The probate laws of any state are the statutes that apply to estate matters. If you direct postmortem asset transfers through the terms of a will, the document would be admitted to probate. The executor that you name would act as the administrator, and the court would supervise during the process.
This is the court that would preside over intestate estate cases as well, and the probate court is in charge of guardianship and conservative matters. (A conservator would act as a representative for an incapacitated adult, and a guardian would manage the affairs of a minor.)
Uniform Probate Code (UFC)
At the beginning of the 1960s, the legal community collectively recognized the need for updates to existing probate laws. Each state had its own statutes, and there was a push toward uniformity for the sake of efficiency. Plus, some of the laws were archaic and the process was sometimes ineffective and unnecessarily inefficient.
Work began on the Uniform Probate Code in 1963. Six years later, the first version was released by the Real Property, Probate and Trust Law Section of the American Bar Association in tandem with the National Conference of Commissioners on Uniform State Laws (NCCUSL).
The UPC was updated in 1990 to reflect the current state of affairs. They wanted all 50 states to adopt the Uniform Probate Code, but this goal never came to fruition. Right now, 18 states are using the UPC, but California is not one of them.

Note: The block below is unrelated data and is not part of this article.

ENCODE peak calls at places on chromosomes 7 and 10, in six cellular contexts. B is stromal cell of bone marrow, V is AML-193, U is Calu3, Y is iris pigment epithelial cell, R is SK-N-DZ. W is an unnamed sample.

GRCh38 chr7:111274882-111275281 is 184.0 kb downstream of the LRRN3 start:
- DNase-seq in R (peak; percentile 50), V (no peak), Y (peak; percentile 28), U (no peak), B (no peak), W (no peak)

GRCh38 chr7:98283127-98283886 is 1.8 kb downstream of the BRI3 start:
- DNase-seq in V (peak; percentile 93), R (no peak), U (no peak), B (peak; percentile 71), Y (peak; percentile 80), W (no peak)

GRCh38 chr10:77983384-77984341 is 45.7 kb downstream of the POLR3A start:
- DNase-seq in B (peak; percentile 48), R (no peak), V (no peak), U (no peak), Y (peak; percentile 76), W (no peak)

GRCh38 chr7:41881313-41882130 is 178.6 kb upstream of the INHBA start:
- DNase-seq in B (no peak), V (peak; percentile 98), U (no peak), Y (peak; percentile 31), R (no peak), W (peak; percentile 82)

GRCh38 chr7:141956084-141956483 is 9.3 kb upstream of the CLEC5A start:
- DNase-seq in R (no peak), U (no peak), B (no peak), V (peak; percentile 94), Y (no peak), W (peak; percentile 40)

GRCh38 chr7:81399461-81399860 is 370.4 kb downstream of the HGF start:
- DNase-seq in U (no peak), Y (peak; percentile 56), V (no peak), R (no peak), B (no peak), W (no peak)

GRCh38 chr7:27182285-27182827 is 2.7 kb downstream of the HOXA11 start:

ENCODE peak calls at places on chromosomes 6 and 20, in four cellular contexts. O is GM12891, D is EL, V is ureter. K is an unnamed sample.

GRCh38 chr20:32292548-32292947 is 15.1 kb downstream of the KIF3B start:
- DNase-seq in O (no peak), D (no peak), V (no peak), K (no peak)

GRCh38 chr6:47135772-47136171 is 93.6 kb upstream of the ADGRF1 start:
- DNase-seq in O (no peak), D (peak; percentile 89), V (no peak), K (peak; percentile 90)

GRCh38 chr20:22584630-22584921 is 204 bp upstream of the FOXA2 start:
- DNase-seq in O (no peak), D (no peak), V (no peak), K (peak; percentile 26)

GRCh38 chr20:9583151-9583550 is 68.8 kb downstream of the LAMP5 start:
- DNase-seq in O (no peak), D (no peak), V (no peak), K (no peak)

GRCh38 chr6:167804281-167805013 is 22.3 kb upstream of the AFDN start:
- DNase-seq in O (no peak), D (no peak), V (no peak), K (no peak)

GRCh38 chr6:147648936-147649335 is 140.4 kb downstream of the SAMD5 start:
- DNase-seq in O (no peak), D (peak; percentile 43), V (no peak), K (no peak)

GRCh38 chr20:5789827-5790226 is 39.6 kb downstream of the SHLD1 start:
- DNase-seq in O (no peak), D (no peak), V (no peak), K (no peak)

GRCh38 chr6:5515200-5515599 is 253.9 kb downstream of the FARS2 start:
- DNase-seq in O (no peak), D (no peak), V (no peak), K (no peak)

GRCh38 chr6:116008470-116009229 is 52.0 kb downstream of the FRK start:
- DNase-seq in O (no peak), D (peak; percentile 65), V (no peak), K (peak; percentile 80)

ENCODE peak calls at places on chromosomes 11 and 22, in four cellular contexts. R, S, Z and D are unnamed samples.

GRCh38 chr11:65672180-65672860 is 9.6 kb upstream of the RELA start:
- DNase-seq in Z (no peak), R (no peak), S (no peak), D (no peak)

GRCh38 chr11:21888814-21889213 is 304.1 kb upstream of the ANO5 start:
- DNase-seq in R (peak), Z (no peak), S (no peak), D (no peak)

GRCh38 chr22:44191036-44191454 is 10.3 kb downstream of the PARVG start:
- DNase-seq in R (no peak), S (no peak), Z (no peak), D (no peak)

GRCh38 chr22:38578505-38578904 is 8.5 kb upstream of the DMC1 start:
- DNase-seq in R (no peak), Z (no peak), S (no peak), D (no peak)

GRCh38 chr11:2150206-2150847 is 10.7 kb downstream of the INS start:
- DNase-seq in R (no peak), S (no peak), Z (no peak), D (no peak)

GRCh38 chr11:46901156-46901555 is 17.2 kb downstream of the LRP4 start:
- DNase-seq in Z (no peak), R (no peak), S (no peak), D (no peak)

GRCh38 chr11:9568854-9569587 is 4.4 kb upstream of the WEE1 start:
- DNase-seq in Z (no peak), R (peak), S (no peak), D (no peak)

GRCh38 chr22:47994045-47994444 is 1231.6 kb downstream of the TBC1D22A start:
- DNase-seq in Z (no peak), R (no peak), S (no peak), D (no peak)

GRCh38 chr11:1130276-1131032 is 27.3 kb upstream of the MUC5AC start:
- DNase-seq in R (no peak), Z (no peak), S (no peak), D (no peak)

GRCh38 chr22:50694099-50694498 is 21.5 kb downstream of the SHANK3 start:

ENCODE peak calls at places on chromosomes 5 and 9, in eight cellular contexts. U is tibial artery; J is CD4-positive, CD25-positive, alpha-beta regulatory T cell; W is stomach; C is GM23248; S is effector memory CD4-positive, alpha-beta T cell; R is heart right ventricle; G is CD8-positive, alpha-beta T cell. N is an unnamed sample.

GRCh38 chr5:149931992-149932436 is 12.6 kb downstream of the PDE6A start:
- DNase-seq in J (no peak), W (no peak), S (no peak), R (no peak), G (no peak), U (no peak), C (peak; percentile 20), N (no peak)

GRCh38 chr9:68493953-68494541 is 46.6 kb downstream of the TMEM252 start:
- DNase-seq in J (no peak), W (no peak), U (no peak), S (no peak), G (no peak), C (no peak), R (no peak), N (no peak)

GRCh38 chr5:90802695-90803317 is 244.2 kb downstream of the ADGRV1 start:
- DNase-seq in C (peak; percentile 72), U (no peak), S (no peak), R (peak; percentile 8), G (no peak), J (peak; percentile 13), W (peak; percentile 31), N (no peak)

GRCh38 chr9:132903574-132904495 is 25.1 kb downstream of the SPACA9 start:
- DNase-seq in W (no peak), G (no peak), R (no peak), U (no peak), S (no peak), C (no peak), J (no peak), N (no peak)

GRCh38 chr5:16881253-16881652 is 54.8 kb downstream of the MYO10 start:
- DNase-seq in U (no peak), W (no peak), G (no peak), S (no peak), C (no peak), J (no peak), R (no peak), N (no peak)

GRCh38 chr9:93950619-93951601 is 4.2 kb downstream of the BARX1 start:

Even though most states are not using the code in its entirety, portions of it are widely utilized.
A modern, efficient probate process is a good thing, but there is no getting around the fact that probate creates hassles for the rightful heirs to an estate. No inheritances are distributed while the process is underway, and it will take close to a year at minimum in most cases.
There are expenses that add up, including a filing fee, legal and accounting expenses, the executor’s remuneration, and liquidation and accounting charges. These debits reduce the value of the estate before it is distributed to the inheritors.
Probate records are available to the general public, so there is a loss of privacy, and it opens a window of opportunity for disgruntled parties that may want to challenge the terms.
It is possible to plan your state with probate avoidance in mind. The revocable living trust is a very effective and versatile estate planning tool that will facilitate asset transfers outside of probate.
You do not lose any control of the assets while you are living, because you can act as the trustee. Probate avoidance is one of the many benefits, and you can check out this post to learn more about living trusts.
There are other types of asset transfers that are not subject to probate. Life insurance proceeds are transferred from the company to the beneficiary, and the court is not involved.
A payable on death account is a bank or brokerage account with a beneficiary. After the death of the primary account holder, the beneficiary will assume ownership of the account, and this is a probate-free transfer.
You can add a co-owner to the title or deed of your property. This would create the condition of joint tenancy, and it comes with right of survivorship. After the death of one joint tenant, the surviving joint tenant would be the sole owner of the property, and the transfer would not be subject probate.
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